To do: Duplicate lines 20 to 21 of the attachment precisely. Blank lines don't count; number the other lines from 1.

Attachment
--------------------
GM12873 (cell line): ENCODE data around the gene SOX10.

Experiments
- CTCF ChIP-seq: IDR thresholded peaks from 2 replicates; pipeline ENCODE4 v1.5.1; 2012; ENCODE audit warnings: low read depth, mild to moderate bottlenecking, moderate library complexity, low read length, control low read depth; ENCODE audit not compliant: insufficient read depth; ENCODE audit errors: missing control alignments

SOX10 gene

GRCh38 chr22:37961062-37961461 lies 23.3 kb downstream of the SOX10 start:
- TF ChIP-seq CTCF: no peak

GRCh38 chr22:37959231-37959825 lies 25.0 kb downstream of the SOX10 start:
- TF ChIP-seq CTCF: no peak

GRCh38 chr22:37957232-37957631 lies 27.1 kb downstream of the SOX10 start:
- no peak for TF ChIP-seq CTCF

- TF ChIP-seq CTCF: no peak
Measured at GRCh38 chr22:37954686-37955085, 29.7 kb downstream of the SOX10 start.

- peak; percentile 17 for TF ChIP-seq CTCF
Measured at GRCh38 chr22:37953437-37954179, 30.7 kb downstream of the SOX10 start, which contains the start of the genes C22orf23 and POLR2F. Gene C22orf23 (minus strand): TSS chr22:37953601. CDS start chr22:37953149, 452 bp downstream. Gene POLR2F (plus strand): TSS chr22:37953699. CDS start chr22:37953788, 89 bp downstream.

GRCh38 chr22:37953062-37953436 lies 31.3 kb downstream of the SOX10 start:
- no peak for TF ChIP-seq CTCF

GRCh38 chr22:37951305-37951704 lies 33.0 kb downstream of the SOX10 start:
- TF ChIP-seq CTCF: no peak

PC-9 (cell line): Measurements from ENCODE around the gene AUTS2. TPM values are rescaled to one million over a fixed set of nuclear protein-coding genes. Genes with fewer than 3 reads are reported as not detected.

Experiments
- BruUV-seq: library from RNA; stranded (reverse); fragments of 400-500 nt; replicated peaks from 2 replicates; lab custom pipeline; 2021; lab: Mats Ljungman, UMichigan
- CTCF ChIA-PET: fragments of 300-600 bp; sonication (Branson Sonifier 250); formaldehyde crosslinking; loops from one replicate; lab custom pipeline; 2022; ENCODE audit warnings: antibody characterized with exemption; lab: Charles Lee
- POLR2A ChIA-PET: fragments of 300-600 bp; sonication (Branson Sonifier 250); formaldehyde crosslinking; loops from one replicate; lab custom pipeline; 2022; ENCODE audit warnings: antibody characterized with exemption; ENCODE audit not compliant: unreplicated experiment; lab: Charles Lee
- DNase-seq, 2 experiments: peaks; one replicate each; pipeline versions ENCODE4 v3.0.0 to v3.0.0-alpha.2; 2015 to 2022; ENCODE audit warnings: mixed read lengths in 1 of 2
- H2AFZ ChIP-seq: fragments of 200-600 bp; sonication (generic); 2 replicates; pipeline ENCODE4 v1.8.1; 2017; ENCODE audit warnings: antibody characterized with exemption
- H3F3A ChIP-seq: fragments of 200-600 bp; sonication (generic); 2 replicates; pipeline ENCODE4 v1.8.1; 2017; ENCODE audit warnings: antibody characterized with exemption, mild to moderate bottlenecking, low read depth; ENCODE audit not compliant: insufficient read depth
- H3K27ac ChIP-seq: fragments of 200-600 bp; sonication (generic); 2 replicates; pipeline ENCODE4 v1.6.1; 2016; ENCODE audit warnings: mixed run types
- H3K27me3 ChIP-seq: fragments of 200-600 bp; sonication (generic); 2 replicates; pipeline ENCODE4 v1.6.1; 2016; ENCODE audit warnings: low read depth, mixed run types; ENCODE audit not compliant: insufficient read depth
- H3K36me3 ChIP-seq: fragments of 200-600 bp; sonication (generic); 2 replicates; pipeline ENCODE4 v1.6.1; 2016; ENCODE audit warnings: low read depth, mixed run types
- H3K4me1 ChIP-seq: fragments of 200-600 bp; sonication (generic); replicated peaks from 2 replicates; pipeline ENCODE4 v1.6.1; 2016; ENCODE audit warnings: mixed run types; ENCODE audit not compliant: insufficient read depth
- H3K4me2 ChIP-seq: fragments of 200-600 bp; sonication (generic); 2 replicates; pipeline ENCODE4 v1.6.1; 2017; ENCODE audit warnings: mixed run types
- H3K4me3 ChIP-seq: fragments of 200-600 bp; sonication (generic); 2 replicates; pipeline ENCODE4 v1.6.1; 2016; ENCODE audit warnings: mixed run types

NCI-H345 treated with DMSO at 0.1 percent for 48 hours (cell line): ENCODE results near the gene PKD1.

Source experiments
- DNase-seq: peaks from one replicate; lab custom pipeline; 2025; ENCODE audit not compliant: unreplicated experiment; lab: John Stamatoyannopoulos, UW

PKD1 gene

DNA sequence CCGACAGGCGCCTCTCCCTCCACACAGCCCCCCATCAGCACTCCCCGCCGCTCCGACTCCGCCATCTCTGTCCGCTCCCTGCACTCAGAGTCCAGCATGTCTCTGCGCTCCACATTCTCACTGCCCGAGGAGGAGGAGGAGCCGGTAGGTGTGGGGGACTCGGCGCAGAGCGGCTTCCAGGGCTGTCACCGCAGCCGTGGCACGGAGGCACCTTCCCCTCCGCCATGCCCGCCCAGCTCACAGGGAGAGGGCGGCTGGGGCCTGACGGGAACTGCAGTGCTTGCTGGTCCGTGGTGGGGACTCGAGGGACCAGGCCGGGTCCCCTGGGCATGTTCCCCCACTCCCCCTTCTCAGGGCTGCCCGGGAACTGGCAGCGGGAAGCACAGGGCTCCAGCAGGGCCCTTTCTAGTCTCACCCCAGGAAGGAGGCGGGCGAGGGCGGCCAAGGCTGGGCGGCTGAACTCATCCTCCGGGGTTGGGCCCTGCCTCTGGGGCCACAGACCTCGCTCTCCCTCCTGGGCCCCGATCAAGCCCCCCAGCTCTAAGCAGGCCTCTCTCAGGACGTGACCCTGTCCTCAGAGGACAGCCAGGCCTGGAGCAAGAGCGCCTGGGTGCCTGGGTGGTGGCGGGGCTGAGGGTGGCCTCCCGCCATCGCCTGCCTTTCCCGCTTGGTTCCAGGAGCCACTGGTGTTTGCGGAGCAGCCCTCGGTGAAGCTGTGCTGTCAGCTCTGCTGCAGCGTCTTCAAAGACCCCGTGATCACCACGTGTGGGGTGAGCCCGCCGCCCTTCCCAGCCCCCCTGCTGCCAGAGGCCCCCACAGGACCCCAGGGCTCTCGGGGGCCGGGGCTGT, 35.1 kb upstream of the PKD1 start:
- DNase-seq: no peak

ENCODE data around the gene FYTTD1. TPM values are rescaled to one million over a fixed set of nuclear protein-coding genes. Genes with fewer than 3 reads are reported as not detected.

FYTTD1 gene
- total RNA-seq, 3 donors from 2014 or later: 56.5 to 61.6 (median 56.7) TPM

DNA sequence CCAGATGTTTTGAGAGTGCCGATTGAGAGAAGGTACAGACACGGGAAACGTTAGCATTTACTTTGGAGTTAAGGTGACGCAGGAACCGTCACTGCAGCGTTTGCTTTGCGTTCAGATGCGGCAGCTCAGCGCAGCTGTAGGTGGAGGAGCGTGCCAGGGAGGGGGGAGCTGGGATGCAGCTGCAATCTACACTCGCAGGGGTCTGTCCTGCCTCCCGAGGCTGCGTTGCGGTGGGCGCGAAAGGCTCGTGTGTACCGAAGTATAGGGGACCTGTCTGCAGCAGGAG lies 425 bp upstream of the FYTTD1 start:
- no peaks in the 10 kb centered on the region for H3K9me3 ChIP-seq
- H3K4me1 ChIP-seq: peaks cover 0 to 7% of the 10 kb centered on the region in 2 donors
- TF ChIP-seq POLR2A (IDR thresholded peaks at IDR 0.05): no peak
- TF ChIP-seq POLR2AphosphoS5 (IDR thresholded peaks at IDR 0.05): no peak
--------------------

Experiments
- BruUV-seq: library from RNA; stranded (reverse); fragments of 400-500 nt; replicated peaks from 2 replicates; lab custom pipeline; 2021; lab: Mats Ljungman, UMichigan